Talking with children about race
By Lou Fancher
The best way to talk about race with your children begins with a conversation with yourself. The self-speak must include close examination aimed at stripping the cover off a person's choice of friends, social media habits, knowledge or ignorance about the history or culture of races other than one's own, selection of life partner or spouse, decisions about where to live, employment and more. Often, unburying unconscious fears or shadowed prejudice and discrimination upon reflection reveal an adult's unexpected and unwelcome, but nevertheless, deeply ingrained, implicit bias. The self-exam should be balanced by noting one's strengths, positive attributes and ideas for improvement. As role models to children, it's a vital first step.
This was the primary construct and repeated touchpoint of a two-hour discussion and audience Q&A May 9 at the Lafayette Library and Learning Center. A six-person panel of experts in child and adolescent psychology and medicine offered professional and personal insights on the topic. The event, well-attended by approximately 85 people and presented by Walnut Creek-based Pacific Coast Psychiatric Associates, offered opportunity for donations in support of Lafayette Partners in Education.
Led by facilitator and psychiatrist Dr. Ardis Martin, the panel included psychiatrist Dr. Anisha Patel-Dunn, pediatrician Dr. Juliana Hebert, psychotherapist Lisa Thompson, psychiatrist Dr. Yanni Rho and Amber Lerma, MD.
Except for Martin, who said her patients are her children and their cultural competency is her passion, all of the women are mothers of K-12 age children. In addition to living and/or working in Lamorinda's affluent, primarily white community, the experts were selected in part to present diversity. Mexican, African American, Asian, Indian and white perspectives added dimension to the conversation. The only disappointment, if one must be stated, is that no men were on the panel.
Even so, Martin's clear agenda - the why, what and how to's - transcended gender, economic status or other categories to focus on the importance of speaking with all children about race. Concerns expressed by panel and audience members touched on global social discord on matters of race and recent live or social media conversations among students at local schools. Patel-Dunn said a statement by a student at Lafayette Elementary School about not liking "kids with brown skin" prompted staff to reach out to her about addressing the problem. She shared comments she'd received (from adults) to a flyer publicizing the panel discussion and said they illustrated adults might benefit from guidance and insights for talking to their children about race. "We're not here with a political agenda," she said. "We're here as medical and mental health providers who work with children and adolescents in our community."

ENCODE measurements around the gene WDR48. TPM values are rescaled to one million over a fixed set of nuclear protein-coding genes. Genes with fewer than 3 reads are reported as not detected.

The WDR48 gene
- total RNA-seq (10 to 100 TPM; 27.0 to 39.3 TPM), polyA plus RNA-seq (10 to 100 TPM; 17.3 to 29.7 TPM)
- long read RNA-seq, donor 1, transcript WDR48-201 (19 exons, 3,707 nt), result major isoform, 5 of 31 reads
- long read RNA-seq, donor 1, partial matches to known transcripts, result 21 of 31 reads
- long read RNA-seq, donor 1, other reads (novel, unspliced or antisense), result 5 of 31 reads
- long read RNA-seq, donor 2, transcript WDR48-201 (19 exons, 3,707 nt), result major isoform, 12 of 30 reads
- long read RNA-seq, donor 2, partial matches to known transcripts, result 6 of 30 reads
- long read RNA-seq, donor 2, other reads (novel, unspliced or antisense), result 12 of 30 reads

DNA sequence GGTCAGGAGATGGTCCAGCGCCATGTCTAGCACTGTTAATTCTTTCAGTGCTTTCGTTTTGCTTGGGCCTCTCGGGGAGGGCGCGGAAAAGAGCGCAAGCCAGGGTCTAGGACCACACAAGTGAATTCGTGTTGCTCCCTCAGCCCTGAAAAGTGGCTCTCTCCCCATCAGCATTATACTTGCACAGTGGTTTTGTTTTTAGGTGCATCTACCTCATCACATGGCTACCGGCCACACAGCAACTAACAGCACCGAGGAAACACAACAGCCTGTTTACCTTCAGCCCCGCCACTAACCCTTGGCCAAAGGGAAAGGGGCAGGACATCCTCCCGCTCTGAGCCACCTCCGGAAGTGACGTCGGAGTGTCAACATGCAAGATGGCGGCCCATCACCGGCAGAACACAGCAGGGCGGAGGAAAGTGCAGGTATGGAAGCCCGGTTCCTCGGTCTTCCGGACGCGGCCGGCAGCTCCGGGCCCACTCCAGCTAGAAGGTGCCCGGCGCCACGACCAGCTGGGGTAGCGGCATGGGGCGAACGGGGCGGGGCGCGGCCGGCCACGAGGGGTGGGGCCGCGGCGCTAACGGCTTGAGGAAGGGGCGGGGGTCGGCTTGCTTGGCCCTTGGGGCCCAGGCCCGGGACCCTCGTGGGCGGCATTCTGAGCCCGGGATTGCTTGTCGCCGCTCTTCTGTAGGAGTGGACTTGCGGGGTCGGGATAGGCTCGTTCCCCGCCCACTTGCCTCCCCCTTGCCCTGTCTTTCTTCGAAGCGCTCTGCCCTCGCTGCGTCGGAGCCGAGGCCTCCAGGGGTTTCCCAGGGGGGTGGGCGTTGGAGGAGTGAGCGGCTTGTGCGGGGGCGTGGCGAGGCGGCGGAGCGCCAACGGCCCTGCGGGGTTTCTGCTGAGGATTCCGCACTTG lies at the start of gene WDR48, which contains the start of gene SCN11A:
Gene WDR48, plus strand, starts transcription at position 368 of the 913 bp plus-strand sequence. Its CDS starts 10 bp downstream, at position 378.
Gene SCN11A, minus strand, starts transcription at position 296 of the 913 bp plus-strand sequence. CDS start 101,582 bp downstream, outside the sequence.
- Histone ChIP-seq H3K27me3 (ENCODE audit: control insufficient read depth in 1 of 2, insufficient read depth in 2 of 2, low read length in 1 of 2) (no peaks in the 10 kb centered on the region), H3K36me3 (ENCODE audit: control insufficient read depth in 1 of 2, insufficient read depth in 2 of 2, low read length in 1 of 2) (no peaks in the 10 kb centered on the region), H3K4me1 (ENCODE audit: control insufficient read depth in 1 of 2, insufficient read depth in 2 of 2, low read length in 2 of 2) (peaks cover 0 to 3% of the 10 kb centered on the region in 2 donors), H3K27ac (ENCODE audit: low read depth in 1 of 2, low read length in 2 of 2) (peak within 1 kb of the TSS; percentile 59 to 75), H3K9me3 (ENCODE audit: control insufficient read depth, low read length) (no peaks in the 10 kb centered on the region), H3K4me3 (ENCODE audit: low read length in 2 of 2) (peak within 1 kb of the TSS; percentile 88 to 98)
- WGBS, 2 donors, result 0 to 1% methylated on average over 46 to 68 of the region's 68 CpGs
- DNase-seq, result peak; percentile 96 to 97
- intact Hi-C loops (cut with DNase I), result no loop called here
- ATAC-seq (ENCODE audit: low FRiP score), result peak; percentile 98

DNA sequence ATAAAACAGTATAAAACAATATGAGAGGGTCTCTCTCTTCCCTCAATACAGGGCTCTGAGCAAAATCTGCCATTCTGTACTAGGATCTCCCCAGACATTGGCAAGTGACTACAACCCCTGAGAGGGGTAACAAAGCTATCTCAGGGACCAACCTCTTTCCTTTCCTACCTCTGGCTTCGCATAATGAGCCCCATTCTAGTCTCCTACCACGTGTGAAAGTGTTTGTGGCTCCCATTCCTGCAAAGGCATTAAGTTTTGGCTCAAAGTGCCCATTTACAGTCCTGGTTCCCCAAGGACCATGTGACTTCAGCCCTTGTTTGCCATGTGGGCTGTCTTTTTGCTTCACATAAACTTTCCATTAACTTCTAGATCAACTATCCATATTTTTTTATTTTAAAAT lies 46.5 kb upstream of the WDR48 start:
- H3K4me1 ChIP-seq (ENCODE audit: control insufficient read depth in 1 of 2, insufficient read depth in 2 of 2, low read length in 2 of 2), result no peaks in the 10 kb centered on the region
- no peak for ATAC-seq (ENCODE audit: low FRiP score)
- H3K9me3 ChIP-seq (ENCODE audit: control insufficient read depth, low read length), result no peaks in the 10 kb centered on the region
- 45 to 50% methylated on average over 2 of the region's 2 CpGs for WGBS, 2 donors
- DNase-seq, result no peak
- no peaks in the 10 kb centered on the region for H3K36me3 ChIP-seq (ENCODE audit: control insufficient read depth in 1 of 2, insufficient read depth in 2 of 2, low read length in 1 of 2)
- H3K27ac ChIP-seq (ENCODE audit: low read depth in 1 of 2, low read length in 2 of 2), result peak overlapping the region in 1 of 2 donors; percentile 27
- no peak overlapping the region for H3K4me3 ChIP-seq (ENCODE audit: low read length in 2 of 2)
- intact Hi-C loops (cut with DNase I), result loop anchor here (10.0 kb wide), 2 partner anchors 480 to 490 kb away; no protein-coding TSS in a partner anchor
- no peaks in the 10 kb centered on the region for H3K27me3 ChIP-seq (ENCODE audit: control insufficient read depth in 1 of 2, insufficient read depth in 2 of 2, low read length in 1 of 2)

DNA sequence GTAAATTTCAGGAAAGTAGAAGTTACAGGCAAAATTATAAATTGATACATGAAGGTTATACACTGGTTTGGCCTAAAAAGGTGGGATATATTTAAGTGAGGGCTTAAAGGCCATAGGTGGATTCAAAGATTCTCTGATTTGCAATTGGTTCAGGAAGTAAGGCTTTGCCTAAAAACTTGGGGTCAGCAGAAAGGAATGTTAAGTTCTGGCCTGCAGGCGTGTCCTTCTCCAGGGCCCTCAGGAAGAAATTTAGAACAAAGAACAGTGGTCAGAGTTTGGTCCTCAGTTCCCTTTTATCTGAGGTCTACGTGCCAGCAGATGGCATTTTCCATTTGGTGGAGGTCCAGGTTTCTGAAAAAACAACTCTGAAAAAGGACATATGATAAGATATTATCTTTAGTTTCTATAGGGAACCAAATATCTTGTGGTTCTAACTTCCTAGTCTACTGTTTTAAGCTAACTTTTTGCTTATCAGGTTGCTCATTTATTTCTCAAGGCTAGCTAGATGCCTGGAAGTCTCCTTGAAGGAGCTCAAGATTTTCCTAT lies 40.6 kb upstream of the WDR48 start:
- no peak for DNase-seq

Especially for children attending schools that lack racial diversity, dispelling myths through frank, safe, non-judgement-heavy conversations at home is a valuable practice. Schools with multicultural curriculum and anti-biased programs that present realistic positives and negatives of interracial interactions offer honest starting points for understanding race dynamics. A diverse faculty is ideal for instantly establishing racial parity. But often, schools fall short on several if not all counts and Martin presented research demonstrating that students at schools that are predominantly white are more negative about interracial friendships. Balancing the information children receive from institutional bias or outright prejudice that is especially prevalent on social media is an adult responsibility that must not be overlooked.
Panelists recalled personal childhood memories of racial bias that collectively resulted in feelings of shame, negative self-esteem, anger, confusion - regardless of whether or not they were perpetrator or victim. Serving as role models for their children naturally turned the discussion to self-examination. The unconscious bias of parents, educators and adults working with children is a condition that develops over time. Martin said that means modeling is rarely "perfect" and makes talking to kids crucial. She asked, "How do you locate a problem you don't realize you have? You have to look for it: look at patterns in your life like your Facebook page, your friends, the places you feel comfortable hanging out."
Rho sought to normalize bias while also offering solutions to counter the naturally occurring phenomenon. "It's the way brains are wired. But the more exposure we get to 'other' (people and races) the more categories a person has." A broader frame allows children as they grow into adulthood to see people as individuals instead of as representative of an entire group.
Offering resources and advice, the "how" tips included talking in safe places without shaming and avoiding jumping to conclusions, like assuming that a 3-year-old who notices skin color is racist. Instead, encourage kids to talk about race and keep the conversation going by seeking multiracial/multiethnic opportunities, friendships, literature and entertainment. Admit personal biases with honesty and tell your children the changes you are making due to increased awareness. Because we can never totally prevent the problems associated with racial bias from impacting and shaping our children, make sure the conversation with school-age children includes age-appropriate, nonviolent methods for them to defend themselves or speak out in the defense of others.
Finally, encourage your child's school to seek diversity in staff, provide racial bias awareness training for educators and expand the curriculum to reflect the triumphs, tribulations and truth about races and people worldwide.